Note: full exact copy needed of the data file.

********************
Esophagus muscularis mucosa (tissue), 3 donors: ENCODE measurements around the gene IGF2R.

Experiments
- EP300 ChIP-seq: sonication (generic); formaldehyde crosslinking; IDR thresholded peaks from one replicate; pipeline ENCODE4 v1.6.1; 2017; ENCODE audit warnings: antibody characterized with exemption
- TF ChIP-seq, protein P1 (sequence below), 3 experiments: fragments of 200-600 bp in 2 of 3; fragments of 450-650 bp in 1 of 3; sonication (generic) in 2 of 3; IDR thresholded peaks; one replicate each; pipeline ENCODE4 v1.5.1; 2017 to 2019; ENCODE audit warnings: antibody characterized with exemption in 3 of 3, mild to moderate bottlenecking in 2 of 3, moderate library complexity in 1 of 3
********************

Esophagus muscularis mucosa (tissue), 3 donors: ENCODE measurements around the gene IGF2R.

Experiments
- EP300 ChIP-seq: sonication (generic); formaldehyde crosslinking; IDR thresholded peaks from one replicate; pipeline ENCODE4 v1.6.1; 2017; ENCODE audit warnings: antibody characterized with exemption
- TF ChIP-seq, protein P1 (sequence below), 3 experiments: fragments of 200-600 bp in 2 of 3; fragments of 450-650 bp in 1 of 3; sonication (generic) in 2 of 3; IDR thresholded peaks; one replicate each; pipeline ENCODE4 v1.5.1; 2017 to 2019; ENCODE audit warnings: antibody characterized with exemption in 3 of 3, mild to moderate bottlenecking in 2 of 3, moderate library complexity in 1 of 3